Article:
The Rt. Hon. the Lord (C.P.) Snow, author, scientist, teacher

1971
"We are coming to realize that in fact the human race is coming face to face with problems concerning its environment which can no longer be ignored. For centuries there has been a small dark cloud on the distant horizon giving warning that a time might come when an expanding population consuming ever greater resources could turn this planet into a wilderness. In our generation that cloud has grown very much larger and darker and is moving towards us at a rapidly accelerating pace."

The Rt. Hon. the Lord Harlech, former British ambassador to the United States and television executive in Britain

1972
"We should make our leaders...and our candidates...and our friends talk and think about making the necessary reforms in our electoral system and mechanism. No issue is more timely and important; indeed, no issue is more urgent."

The Hon. Robert H. Finch, counselor to the president, former lieutenant governor of California and Health, Education and Welfare secretary

1972
"I suggest...that the United States take this great opportunity to lead, to lead the environmental restoration of our planet, to preserve what is green and wild and free."

General Avraham Yoffe, Nature Reserves Authority director and Israeli Army general

1974
"Today we face a different kind of adversary, not a tyrant but a condition and the ominous prospects to which it gives rise. The condition is economic crisis, and the prospects -- unless immediate and drastic corrective measures are taken -- are for economic depression, political breakdown, and perhaps war."

J. William Fulbright, U.S. senator and foreign relations committee chairman

1976
"We are truly sorry we were responsible for instances which are now subject to...criticism...In mitigation, I truly believe the mistakes to have been errors of mind and not of the heart. But I think it is time to permit the FBI to get on with its vital work, lest its credibility and effectiveness as an essential peace-keeper and guardian of liberties be permanently damaged."

Clarence M. Kelley, F.B.I. director

1977
"This is not a time for cold wars, iron curtains or gun-boat diplomacy. This is a time for cooperation. Our world today is a family of nations. If one fails, the others will suffer."

Ardeshir Zahedi, Iranian ambassador to the United States

1977
"Today, a shadow hangs heavy over the future of Europe. This time it is the threat of Communist parliamentary takeover in some Western European nations that shrouds the fate of democracy."

Gerald R. Ford, former U.S. president

1980
"We have not yet fashioned a defensive mechanism to the cartel approach of the OPEC nations. It is time to assess the validity of a government-approved purchasing cartel, to be operated by the oil companies with an assured fair allocation basis. This will enable us to fight fire with fire, and should lead to a stabilization of supplies at predictable prices."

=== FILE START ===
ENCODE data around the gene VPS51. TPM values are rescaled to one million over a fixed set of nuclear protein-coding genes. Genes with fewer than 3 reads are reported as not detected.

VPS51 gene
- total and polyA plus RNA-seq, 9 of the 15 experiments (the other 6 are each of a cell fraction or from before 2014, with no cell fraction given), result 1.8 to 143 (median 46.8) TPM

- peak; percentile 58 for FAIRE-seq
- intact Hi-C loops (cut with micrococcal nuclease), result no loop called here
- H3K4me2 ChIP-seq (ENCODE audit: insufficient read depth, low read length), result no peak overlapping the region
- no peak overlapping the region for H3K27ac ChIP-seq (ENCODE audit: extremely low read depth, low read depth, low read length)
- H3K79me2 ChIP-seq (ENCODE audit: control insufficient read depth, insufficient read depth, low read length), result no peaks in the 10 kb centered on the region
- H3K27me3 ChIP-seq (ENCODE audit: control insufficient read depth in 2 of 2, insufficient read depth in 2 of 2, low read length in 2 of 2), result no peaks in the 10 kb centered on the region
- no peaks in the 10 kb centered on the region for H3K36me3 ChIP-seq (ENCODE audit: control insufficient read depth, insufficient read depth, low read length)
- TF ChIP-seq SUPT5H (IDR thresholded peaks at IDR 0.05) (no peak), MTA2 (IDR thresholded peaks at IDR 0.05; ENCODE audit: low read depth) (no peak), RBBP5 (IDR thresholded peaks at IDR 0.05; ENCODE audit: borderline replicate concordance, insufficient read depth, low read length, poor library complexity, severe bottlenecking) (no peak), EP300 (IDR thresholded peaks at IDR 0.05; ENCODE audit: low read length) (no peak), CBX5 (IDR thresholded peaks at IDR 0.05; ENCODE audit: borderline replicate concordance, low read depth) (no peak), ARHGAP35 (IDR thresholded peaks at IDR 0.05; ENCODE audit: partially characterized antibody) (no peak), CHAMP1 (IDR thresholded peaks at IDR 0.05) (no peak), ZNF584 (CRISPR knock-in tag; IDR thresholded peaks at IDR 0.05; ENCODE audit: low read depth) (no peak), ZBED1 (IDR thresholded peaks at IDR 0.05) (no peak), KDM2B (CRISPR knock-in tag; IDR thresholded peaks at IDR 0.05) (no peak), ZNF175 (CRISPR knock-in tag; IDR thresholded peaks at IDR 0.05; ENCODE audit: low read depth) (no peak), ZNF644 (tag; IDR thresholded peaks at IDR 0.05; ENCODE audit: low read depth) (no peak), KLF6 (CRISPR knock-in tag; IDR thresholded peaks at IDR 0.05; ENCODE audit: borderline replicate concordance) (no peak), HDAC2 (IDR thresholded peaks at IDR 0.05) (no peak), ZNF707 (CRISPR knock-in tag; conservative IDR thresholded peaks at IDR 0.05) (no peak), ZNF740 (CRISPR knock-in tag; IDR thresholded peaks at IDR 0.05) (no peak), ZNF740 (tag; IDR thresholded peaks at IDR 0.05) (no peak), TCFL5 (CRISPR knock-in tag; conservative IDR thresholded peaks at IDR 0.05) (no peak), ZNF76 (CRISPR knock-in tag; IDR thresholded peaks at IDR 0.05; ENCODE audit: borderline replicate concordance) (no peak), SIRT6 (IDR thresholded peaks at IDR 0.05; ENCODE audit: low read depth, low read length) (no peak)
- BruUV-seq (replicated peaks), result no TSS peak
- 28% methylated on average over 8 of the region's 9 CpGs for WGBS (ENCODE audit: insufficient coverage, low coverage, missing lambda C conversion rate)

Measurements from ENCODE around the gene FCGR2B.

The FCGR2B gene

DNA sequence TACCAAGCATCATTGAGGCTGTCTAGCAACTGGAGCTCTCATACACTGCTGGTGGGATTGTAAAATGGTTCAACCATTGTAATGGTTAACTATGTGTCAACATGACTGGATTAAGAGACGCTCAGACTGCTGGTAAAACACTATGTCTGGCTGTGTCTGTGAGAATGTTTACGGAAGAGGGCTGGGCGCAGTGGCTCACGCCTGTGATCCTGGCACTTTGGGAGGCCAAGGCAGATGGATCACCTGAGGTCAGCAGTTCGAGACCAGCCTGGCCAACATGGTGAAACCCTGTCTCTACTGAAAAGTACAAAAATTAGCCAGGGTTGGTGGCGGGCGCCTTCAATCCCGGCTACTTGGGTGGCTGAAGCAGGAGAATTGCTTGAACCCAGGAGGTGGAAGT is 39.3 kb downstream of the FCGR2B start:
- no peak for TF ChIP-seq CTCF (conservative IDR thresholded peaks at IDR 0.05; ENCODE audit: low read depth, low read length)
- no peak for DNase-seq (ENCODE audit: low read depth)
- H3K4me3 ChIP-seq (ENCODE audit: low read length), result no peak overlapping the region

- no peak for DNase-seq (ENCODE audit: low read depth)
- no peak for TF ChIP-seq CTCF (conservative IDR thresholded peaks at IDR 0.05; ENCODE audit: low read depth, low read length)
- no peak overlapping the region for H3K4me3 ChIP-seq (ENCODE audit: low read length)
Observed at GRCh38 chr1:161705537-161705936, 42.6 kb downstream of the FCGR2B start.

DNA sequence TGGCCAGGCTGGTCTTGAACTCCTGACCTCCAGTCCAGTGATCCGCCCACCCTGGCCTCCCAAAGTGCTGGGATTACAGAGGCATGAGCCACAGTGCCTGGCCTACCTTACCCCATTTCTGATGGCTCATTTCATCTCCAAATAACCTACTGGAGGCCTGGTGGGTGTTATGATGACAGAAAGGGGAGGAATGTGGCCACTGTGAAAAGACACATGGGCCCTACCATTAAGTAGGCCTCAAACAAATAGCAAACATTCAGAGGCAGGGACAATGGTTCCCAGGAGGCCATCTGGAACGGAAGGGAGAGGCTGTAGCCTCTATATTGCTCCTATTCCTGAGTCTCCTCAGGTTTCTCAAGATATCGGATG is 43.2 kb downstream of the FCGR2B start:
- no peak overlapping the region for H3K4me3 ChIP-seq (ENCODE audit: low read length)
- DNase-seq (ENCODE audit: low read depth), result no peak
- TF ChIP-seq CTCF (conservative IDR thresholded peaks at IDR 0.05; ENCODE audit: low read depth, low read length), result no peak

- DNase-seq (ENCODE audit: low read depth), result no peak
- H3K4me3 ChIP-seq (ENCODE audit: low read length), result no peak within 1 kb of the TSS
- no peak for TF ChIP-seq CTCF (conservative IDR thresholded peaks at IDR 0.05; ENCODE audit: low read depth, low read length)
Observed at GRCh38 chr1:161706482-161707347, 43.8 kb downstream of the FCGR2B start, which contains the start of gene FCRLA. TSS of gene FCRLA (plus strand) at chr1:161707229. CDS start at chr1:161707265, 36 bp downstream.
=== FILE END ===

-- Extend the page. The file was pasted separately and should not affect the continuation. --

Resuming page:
Griffin B. Bell, former U.S. attorney general

1980
"Even President Carter now seems to know that his own three years of appeasement has left us militarily and diplomatically impotent. You are all aware of the increasing relative inferiority of the United States...And if we didn't know it a year ago, we know it now, because no one can deny the attack on our embassy was an attack on our sovereignty and an act of war to which we were not able to respond with sufficient strength to even have our captives released without paying blackmail. And it will probably turn out with the United States apologizing to Iran for having declared war on us."

Clare Boothe Luce, former member of Congress and ambassador to Italy

1982
"If the west is successfully to resist Soviet expansion it must surmount a further challenge to its wisdom. This is to understand better the changing basis of power in international affairs and the new conditions which govern its effectiveness. Today, power usually derives as much from the quality of our relationship with others, that is to say, the depth of our co-operation with them and the warmth of understanding between leaders, as from the possession of economic or military strength."

The Rt. Hon. Edward Heath, former prime minister of Great Britain

1983
"I have great respect for many in the nuclear freeze movement. I know they are sincerely motivated, and they too want peace, but I greatly differ with their belief that by freezing ourselves into a position of nuclear inferiority we would preserve peace. But I hear one argument that frightens me, because this argument would destroy our ability to deter war as surely as any unilateral disarmament. And that is the argument that in the end the United States and the Soviet Union both pose a threat, and the same kind of threat to the peace and freedom of our world."

Caspar W. Weinberger, secretary of defense

1983
"The struggle with what the Soviet Union represents is...a conflict deeply rooted in ideas. This conflict is as old as recorded history. The threat posed by the Soviet Union is the lineal descendant of the same threat Western civilizations have faced for better than 2000 years; it is the threat posed by despotism against the more or less steadily developing concept that the highest good of the State is to protect and to foster the creative capabilities and the liberties of the individual."

William J. Casey, C.I.A. director

1986
"If we do not turn our back on the world, but remain engaged; if we resist the insular temptations of isolationism and protectionism; if we remain confident of our values, true to our ideals and resist paralyzing self-doubt...we can begin to build that world of harmony and, let me add, prosperity that we dreamed of when we fought the Second World War so many years ago."